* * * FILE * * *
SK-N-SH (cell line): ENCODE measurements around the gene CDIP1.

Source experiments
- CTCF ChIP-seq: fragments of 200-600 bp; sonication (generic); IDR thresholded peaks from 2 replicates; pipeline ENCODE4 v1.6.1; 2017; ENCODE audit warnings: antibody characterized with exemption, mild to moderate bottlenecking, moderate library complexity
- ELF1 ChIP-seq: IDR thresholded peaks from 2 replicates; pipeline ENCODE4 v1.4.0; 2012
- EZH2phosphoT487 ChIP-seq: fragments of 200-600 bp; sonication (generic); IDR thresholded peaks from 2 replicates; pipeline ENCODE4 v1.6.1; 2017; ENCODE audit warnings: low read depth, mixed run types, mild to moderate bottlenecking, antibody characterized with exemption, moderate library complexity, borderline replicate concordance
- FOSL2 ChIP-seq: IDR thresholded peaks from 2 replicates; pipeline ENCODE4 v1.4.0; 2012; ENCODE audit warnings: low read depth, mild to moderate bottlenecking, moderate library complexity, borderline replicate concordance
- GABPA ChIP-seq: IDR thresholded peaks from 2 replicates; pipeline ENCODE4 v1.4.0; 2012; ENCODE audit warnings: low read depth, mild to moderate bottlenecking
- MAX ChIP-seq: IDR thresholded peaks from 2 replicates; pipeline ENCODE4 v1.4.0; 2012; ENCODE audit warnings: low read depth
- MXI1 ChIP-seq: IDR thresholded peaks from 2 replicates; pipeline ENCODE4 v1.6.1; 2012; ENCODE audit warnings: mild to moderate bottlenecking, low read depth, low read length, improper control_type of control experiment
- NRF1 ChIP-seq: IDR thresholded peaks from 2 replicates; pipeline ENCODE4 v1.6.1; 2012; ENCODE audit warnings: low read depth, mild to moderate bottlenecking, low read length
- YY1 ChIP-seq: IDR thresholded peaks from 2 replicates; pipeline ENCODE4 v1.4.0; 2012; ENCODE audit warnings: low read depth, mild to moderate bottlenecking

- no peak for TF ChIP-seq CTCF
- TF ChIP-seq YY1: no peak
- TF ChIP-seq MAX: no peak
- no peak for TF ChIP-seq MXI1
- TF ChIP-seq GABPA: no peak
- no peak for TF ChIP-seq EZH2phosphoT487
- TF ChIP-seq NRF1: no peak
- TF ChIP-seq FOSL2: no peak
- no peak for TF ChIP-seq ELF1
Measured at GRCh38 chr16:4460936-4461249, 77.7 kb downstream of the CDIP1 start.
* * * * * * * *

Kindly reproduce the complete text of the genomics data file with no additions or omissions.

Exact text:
SK-N-SH (cell line): ENCODE measurements around the gene CDIP1.

Source experiments
- CTCF ChIP-seq: fragments of 200-600 bp; sonication (generic); IDR thresholded peaks from 2 replicates; pipeline ENCODE4 v1.6.1; 2017; ENCODE audit warnings: antibody characterized with exemption, mild to moderate bottlenecking, moderate library complexity
- ELF1 ChIP-seq: IDR thresholded peaks from 2 replicates; pipeline ENCODE4 v1.4.0; 2012
- EZH2phosphoT487 ChIP-seq: fragments of 200-600 bp; sonication (generic); IDR thresholded peaks from 2 replicates; pipeline ENCODE4 v1.6.1; 2017; ENCODE audit warnings: low read depth, mixed run types, mild to moderate bottlenecking, antibody characterized with exemption, moderate library complexity, borderline replicate concordance
- FOSL2 ChIP-seq: IDR thresholded peaks from 2 replicates; pipeline ENCODE4 v1.4.0; 2012; ENCODE audit warnings: low read depth, mild to moderate bottlenecking, moderate library complexity, borderline replicate concordance
- GABPA ChIP-seq: IDR thresholded peaks from 2 replicates; pipeline ENCODE4 v1.4.0; 2012; ENCODE audit warnings: low read depth, mild to moderate bottlenecking
- MAX ChIP-seq: IDR thresholded peaks from 2 replicates; pipeline ENCODE4 v1.4.0; 2012; ENCODE audit warnings: low read depth
- MXI1 ChIP-seq: IDR thresholded peaks from 2 replicates; pipeline ENCODE4 v1.6.1; 2012; ENCODE audit warnings: mild to moderate bottlenecking, low read depth, low read length, improper control_type of control experiment
- NRF1 ChIP-seq: IDR thresholded peaks from 2 replicates; pipeline ENCODE4 v1.6.1; 2012; ENCODE audit warnings: low read depth, mild to moderate bottlenecking, low read length
- YY1 ChIP-seq: IDR thresholded peaks from 2 replicates; pipeline ENCODE4 v1.4.0; 2012; ENCODE audit warnings: low read depth, mild to moderate bottlenecking

- no peak for TF ChIP-seq CTCF
- TF ChIP-seq YY1: no peak
- TF ChIP-seq MAX: no peak
- no peak for TF ChIP-seq MXI1
- TF ChIP-seq GABPA: no peak
- no peak for TF ChIP-seq EZH2phosphoT487
- TF ChIP-seq NRF1: no peak
- TF ChIP-seq FOSL2: no peak
- no peak for TF ChIP-seq ELF1
Measured at GRCh38 chr16:4460936-4461249, 77.7 kb downstream of the CDIP1 start.